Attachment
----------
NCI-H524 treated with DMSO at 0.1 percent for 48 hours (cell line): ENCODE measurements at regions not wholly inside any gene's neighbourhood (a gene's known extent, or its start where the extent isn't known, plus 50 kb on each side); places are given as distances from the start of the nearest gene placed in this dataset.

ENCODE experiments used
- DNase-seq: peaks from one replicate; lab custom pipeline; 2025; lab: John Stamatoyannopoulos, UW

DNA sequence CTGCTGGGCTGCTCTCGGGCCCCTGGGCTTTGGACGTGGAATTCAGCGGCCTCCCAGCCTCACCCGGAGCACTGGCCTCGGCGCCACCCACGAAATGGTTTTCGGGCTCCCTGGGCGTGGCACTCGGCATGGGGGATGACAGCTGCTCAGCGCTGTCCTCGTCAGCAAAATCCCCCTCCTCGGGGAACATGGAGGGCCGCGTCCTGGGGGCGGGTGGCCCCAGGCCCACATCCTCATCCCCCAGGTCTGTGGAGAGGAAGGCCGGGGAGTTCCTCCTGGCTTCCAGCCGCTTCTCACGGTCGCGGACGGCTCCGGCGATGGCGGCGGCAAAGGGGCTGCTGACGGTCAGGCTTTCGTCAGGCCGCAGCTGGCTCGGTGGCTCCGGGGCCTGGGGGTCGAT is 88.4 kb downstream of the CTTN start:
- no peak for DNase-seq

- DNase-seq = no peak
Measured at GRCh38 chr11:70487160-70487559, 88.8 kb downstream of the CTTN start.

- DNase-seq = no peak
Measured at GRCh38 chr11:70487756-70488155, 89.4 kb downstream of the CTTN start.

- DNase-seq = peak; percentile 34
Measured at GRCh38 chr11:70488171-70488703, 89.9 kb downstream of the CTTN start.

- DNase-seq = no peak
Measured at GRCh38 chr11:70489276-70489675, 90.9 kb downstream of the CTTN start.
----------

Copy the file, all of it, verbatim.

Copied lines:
NCI-H524 treated with DMSO at 0.1 percent for 48 hours (cell line): ENCODE measurements at regions not wholly inside any gene's neighbourhood (a gene's known extent, or its start where the extent isn't known, plus 50 kb on each side); places are given as distances from the start of the nearest gene placed in this dataset.

ENCODE experiments used
- DNase-seq: peaks from one replicate; lab custom pipeline; 2025; lab: John Stamatoyannopoulos, UW

DNA sequence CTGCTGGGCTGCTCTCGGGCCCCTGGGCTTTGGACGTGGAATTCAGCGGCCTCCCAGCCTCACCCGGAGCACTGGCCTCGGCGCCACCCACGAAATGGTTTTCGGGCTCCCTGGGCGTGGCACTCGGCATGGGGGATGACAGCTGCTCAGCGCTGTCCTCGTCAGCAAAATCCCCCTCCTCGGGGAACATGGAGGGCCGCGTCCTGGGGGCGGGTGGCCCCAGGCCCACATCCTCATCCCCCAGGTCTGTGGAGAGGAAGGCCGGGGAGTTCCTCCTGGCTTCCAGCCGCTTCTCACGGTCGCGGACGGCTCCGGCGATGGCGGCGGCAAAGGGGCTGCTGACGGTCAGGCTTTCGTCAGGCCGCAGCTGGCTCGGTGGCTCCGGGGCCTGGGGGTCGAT is 88.4 kb downstream of the CTTN start:
- no peak for DNase-seq

- DNase-seq = no peak
Measured at GRCh38 chr11:70487160-70487559, 88.8 kb downstream of the CTTN start.

- DNase-seq = no peak
Measured at GRCh38 chr11:70487756-70488155, 89.4 kb downstream of the CTTN start.

- DNase-seq = peak; percentile 34
Measured at GRCh38 chr11:70488171-70488703, 89.9 kb downstream of the CTTN start.

- DNase-seq = no peak
Measured at GRCh38 chr11:70489276-70489675, 90.9 kb downstream of the CTTN start.